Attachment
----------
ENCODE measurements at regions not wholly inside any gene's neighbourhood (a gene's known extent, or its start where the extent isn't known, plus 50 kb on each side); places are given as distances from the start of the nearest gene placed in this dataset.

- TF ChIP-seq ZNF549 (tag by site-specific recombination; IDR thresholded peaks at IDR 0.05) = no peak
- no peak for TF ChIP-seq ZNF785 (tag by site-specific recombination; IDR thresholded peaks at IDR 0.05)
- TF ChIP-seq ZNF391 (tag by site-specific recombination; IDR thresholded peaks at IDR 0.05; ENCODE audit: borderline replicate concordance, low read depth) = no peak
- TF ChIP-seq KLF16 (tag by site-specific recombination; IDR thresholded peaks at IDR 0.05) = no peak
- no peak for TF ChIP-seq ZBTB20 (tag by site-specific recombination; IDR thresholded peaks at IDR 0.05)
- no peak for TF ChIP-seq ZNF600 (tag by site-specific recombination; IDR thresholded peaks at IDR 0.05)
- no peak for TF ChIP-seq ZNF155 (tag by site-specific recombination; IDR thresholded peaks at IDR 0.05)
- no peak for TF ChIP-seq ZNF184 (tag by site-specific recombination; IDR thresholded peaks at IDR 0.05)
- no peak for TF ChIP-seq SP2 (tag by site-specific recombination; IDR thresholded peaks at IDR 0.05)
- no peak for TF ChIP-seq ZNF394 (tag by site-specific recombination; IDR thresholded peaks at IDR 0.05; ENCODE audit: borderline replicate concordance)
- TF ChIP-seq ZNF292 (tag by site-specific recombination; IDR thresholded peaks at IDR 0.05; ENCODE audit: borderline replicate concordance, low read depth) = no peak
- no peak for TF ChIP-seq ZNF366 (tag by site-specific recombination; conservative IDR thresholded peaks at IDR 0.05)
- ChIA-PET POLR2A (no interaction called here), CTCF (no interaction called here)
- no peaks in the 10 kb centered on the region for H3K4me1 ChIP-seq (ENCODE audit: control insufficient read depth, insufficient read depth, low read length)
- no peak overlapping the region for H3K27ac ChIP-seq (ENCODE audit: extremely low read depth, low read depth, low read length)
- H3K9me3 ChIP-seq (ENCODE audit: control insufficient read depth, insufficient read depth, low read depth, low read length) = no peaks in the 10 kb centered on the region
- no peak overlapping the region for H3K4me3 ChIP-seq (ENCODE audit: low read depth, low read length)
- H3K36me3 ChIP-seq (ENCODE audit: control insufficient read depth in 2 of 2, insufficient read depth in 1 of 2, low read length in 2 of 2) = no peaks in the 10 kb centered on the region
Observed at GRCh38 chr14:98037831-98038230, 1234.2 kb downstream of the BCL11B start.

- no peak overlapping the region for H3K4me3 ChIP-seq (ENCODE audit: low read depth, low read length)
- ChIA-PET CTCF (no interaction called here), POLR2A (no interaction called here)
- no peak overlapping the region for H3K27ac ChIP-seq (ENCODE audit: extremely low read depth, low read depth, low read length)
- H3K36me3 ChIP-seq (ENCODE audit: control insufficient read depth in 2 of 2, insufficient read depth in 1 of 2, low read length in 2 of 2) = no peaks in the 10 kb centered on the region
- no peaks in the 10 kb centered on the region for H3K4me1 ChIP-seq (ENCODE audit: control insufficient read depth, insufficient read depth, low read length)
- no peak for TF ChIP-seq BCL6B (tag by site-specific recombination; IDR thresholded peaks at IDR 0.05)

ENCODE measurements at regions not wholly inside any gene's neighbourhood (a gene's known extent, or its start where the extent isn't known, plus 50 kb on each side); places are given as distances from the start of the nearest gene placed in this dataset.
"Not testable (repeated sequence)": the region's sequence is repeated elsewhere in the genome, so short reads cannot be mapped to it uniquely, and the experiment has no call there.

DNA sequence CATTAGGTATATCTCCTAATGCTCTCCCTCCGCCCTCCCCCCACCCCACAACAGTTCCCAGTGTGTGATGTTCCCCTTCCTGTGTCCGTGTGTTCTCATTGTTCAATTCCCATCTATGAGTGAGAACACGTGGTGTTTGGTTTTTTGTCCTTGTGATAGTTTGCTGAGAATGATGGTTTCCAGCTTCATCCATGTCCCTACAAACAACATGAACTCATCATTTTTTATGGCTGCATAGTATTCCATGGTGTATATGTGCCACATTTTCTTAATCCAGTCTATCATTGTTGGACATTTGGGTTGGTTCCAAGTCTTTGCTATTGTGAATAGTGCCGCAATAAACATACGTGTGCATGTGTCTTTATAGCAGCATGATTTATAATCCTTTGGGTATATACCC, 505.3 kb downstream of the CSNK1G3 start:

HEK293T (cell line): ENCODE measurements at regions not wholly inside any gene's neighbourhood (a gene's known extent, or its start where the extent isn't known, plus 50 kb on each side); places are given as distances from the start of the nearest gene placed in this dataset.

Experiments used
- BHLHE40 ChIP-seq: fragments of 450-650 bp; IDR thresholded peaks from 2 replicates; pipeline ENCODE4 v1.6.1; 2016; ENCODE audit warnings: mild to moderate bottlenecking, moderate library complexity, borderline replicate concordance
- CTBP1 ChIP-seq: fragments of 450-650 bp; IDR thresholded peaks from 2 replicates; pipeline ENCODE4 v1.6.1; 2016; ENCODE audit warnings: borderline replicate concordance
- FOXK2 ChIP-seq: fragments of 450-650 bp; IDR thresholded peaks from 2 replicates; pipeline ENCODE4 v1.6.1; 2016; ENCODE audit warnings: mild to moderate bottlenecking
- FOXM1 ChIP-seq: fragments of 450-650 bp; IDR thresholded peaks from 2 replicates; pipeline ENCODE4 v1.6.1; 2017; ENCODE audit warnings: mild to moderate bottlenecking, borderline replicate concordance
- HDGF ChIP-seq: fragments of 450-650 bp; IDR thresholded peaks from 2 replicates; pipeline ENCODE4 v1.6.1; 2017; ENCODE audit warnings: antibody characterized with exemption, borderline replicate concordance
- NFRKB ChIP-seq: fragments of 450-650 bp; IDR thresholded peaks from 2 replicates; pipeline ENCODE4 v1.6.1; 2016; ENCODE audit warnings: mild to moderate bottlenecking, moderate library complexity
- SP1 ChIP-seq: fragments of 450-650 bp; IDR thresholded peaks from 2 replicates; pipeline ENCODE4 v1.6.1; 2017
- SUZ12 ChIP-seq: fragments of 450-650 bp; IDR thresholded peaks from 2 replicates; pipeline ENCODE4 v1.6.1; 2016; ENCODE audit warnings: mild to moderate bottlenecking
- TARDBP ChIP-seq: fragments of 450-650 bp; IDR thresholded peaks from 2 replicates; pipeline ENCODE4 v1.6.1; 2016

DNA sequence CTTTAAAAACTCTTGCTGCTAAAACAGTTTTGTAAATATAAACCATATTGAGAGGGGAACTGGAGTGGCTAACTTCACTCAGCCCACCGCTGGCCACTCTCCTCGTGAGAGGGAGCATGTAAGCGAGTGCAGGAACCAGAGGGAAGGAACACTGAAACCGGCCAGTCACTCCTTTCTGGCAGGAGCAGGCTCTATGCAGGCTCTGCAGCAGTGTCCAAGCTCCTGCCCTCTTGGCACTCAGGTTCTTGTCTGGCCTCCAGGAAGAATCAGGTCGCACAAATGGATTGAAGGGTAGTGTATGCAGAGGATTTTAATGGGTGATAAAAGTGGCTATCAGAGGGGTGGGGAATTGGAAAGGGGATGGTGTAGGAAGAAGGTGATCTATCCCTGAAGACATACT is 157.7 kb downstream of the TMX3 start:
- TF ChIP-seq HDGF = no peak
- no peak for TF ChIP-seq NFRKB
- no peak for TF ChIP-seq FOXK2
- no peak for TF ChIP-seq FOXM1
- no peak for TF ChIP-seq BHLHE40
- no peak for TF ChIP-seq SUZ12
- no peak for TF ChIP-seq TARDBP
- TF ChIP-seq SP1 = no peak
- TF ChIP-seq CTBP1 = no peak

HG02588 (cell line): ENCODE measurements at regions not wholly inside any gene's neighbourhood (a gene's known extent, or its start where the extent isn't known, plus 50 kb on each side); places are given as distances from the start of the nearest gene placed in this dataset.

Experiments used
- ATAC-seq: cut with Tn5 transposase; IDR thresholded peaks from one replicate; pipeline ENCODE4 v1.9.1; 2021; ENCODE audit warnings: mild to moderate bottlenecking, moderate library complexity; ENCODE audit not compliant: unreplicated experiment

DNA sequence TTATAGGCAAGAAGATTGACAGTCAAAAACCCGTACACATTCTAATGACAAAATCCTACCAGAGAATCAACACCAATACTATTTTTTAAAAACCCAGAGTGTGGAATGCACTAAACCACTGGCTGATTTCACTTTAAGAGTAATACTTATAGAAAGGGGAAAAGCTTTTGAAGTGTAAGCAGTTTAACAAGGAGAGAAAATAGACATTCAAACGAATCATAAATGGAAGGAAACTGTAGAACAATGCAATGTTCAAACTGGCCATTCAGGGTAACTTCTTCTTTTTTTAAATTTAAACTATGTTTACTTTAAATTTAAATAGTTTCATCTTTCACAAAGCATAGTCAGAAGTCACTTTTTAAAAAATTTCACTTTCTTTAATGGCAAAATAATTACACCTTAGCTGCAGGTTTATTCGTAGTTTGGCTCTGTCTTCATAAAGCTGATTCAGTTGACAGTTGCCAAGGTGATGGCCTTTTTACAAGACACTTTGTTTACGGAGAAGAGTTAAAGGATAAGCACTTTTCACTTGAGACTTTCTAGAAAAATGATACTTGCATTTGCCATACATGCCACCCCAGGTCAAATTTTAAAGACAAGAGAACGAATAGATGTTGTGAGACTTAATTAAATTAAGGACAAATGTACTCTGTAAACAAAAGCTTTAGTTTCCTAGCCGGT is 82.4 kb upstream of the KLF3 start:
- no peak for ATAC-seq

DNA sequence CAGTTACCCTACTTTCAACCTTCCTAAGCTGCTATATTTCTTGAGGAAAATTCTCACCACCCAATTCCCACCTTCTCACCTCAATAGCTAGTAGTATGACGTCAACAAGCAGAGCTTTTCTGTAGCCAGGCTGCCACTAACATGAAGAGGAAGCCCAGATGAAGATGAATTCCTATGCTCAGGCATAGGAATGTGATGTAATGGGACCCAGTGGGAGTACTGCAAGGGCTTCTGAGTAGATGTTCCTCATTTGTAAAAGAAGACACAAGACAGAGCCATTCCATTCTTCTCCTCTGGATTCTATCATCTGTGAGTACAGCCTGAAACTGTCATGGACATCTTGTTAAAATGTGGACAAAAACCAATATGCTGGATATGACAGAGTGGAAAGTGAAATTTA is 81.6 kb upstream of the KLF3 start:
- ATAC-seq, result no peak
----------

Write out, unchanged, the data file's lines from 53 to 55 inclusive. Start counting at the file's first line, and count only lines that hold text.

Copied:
- ATAC-seq: cut with Tn5 transposase; IDR thresholded peaks from one replicate; pipeline ENCODE4 v1.9.1; 2021; ENCODE audit warnings: mild to moderate bottlenecking, moderate library complexity; ENCODE audit not compliant: unreplicated experiment

DNA sequence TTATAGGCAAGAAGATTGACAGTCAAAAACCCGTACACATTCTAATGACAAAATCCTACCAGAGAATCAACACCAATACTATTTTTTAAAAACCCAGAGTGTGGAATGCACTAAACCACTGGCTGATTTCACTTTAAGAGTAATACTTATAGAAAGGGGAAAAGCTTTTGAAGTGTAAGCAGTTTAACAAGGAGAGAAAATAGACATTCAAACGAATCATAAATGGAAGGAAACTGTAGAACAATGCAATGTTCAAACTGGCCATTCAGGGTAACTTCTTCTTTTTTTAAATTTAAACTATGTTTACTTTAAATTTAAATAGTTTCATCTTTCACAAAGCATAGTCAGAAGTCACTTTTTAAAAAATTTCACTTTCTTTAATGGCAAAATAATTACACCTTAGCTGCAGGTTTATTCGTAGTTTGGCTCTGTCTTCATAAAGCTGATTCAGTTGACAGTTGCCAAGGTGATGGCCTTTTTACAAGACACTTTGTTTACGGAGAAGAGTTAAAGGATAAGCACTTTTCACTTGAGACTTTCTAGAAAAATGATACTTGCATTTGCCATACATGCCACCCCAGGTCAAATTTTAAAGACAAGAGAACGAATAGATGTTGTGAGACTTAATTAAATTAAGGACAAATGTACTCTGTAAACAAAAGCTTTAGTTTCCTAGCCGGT is 82.4 kb upstream of the KLF3 start:
- no peak for ATAC-seq